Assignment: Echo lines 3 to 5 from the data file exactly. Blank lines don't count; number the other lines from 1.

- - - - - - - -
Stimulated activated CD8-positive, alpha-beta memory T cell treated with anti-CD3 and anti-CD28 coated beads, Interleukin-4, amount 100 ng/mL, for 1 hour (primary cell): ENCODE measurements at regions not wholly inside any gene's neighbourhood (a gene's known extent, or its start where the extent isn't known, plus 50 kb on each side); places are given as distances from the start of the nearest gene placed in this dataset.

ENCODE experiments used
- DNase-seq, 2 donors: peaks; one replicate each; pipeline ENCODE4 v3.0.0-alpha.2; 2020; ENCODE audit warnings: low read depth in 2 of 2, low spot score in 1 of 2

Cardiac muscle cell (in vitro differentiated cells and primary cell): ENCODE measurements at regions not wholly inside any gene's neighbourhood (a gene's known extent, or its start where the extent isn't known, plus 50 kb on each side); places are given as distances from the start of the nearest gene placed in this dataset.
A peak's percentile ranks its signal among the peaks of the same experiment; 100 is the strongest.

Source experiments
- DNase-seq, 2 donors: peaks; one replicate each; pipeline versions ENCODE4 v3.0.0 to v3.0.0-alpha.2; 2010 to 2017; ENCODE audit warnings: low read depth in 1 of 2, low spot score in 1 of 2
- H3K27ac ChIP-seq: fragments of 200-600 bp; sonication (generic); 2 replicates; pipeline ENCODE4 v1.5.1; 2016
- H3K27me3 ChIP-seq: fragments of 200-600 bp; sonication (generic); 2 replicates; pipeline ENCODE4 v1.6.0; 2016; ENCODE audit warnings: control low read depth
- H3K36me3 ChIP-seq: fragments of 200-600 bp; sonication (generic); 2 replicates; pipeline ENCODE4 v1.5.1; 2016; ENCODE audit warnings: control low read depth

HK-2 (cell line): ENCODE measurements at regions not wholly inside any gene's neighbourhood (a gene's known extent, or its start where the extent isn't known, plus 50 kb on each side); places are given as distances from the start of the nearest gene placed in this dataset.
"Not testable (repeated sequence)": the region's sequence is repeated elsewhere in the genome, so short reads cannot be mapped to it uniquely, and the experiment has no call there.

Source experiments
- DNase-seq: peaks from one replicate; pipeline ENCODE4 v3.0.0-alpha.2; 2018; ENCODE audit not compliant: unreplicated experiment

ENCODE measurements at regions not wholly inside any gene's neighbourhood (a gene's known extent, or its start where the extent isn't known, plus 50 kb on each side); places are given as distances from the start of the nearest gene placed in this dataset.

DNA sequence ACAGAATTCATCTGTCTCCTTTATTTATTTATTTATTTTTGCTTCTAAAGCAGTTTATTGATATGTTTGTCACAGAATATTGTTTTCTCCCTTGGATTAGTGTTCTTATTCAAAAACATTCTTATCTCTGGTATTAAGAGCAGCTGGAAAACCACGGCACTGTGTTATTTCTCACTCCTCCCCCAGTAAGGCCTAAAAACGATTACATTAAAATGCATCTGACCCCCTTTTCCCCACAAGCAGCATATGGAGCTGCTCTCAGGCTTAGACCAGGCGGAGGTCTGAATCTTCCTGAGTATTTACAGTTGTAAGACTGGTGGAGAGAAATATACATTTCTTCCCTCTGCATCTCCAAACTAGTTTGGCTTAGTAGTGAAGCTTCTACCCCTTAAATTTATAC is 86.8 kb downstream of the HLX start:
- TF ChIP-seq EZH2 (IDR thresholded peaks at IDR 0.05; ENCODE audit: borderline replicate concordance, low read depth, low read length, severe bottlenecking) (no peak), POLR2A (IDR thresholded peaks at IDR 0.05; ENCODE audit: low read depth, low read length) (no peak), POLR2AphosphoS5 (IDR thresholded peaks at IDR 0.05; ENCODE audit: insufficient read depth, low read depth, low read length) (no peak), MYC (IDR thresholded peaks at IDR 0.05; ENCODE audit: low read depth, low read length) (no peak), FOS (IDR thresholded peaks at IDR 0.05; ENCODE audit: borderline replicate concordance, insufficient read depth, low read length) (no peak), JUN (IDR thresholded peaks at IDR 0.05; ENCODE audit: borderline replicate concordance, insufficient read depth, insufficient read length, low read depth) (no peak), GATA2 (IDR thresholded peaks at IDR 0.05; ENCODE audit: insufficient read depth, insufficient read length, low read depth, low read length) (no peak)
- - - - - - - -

- DNase-seq, 2 donors: peaks; one replicate each; pipeline ENCODE4 v3.0.0-alpha.2; 2020; ENCODE audit warnings: low read depth in 2 of 2, low spot score in 1 of 2

Cardiac muscle cell (in vitro differentiated cells and primary cell): ENCODE measurements at regions not wholly inside any gene's neighbourhood (a gene's known extent, or its start where the extent isn't known, plus 50 kb on each side); places are given as distances from the start of the nearest gene placed in this dataset.
A peak's percentile ranks its signal among the peaks of the same experiment; 100 is the strongest.